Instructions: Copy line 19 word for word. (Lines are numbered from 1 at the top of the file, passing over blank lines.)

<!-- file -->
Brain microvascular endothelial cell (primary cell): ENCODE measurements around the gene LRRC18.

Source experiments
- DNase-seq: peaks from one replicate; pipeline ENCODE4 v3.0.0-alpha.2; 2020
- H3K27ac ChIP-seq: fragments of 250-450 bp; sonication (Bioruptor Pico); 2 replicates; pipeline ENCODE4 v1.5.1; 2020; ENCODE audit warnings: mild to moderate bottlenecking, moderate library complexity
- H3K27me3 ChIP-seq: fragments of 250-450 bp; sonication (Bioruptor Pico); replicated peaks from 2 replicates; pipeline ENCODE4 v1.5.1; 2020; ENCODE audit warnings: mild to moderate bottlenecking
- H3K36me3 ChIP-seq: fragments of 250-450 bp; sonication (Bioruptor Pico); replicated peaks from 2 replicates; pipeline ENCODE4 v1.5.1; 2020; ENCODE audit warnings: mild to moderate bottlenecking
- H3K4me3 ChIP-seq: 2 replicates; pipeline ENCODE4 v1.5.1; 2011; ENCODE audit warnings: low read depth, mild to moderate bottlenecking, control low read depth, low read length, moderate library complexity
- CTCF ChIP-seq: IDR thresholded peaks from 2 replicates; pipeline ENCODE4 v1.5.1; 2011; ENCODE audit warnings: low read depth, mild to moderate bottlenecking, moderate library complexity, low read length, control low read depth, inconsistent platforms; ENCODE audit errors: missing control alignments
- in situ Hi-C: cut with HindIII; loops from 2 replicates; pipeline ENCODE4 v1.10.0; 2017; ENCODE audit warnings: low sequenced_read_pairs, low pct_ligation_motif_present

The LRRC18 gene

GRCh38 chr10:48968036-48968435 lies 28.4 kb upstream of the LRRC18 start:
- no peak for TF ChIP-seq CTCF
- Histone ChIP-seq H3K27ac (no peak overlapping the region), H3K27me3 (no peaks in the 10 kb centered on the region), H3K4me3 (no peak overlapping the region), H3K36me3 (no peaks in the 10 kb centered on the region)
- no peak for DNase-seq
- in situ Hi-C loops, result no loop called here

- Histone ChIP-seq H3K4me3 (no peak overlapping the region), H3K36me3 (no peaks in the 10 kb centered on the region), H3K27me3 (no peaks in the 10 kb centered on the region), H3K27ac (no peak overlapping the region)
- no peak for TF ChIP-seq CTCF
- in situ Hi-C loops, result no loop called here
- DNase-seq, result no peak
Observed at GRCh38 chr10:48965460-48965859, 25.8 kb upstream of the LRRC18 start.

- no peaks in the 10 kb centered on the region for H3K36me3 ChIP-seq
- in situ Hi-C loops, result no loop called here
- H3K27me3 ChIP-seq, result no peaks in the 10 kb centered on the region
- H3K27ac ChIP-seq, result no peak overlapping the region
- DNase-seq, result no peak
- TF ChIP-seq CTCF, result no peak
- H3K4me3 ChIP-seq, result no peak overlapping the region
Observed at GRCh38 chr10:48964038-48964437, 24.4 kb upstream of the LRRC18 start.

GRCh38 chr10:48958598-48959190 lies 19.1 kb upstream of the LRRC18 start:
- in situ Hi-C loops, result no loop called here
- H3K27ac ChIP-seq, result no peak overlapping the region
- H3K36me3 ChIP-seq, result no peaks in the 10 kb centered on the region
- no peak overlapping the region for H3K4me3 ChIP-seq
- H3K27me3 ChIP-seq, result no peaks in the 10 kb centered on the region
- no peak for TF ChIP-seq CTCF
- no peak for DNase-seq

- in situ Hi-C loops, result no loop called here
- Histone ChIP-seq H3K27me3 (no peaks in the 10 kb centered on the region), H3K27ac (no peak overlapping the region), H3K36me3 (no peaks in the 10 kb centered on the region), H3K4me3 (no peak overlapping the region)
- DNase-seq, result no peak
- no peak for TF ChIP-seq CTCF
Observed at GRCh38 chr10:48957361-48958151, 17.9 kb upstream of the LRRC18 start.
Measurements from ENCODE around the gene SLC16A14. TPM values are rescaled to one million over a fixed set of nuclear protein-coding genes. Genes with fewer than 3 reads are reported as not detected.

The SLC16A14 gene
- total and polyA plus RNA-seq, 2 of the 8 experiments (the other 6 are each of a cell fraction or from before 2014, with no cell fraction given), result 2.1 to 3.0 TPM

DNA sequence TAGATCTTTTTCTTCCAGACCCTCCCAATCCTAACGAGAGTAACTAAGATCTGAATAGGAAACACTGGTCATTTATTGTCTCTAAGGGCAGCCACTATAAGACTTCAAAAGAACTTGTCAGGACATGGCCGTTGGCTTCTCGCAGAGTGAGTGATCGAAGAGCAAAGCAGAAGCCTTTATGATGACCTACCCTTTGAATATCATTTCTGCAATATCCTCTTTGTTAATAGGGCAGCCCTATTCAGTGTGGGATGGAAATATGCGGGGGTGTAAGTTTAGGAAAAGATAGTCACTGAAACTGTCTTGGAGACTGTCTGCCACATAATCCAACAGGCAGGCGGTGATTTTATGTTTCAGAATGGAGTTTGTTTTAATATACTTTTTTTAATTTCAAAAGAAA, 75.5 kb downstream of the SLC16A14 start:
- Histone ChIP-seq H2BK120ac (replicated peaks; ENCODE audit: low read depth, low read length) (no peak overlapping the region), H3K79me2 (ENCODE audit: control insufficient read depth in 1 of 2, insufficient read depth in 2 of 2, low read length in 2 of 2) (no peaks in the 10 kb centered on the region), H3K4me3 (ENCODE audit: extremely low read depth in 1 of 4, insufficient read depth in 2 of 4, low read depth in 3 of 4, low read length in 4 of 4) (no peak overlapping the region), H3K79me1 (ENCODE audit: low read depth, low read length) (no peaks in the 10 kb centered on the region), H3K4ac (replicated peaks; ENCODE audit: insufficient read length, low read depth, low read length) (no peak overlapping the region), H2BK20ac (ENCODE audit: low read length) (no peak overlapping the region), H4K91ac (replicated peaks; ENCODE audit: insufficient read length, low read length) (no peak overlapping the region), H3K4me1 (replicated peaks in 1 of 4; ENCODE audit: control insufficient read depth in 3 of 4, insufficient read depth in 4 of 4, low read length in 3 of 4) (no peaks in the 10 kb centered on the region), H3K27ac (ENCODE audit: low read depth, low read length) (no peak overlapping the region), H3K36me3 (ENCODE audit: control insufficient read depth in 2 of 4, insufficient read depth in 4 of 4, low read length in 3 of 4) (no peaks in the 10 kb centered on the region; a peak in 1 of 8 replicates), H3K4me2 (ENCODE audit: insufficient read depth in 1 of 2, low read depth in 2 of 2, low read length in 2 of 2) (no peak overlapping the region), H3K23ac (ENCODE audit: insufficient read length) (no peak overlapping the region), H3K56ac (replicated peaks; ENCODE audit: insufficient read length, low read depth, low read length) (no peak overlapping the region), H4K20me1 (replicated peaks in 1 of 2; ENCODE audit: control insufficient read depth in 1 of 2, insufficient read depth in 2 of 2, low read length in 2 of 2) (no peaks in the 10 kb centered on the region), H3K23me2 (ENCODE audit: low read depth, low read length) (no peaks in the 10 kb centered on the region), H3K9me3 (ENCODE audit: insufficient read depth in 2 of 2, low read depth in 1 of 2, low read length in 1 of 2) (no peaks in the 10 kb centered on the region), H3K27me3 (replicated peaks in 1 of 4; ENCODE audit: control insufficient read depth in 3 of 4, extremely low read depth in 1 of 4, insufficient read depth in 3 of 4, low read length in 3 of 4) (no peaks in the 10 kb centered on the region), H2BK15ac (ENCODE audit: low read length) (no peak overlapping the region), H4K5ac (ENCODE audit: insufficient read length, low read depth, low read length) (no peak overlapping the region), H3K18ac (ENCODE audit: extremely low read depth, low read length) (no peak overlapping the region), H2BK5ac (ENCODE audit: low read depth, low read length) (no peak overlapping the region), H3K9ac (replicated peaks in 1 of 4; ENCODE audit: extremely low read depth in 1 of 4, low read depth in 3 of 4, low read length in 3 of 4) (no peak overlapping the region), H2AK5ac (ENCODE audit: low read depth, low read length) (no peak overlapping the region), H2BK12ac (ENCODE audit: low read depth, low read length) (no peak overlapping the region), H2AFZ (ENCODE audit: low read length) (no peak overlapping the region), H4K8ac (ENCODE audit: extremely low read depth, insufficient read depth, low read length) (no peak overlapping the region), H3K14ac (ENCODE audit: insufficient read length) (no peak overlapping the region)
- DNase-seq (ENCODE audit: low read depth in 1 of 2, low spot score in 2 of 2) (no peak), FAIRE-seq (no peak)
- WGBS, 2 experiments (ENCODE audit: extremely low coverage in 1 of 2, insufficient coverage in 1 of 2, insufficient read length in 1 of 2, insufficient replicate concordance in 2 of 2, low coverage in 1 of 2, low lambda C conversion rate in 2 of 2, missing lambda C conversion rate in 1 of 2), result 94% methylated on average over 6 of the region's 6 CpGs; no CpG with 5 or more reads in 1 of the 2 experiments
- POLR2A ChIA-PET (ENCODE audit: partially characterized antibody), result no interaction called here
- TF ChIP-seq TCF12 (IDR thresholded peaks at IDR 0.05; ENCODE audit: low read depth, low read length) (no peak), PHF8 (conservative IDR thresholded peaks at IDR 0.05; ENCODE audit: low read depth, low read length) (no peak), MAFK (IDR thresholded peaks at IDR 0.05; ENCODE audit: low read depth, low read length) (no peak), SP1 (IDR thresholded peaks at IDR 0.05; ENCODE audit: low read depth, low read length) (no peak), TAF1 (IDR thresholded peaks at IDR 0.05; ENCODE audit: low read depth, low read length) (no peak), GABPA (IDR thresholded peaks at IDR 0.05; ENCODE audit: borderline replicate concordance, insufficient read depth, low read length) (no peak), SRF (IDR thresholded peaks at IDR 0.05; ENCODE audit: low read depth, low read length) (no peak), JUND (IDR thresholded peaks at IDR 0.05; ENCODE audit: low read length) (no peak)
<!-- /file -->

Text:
- DNase-seq, result no peak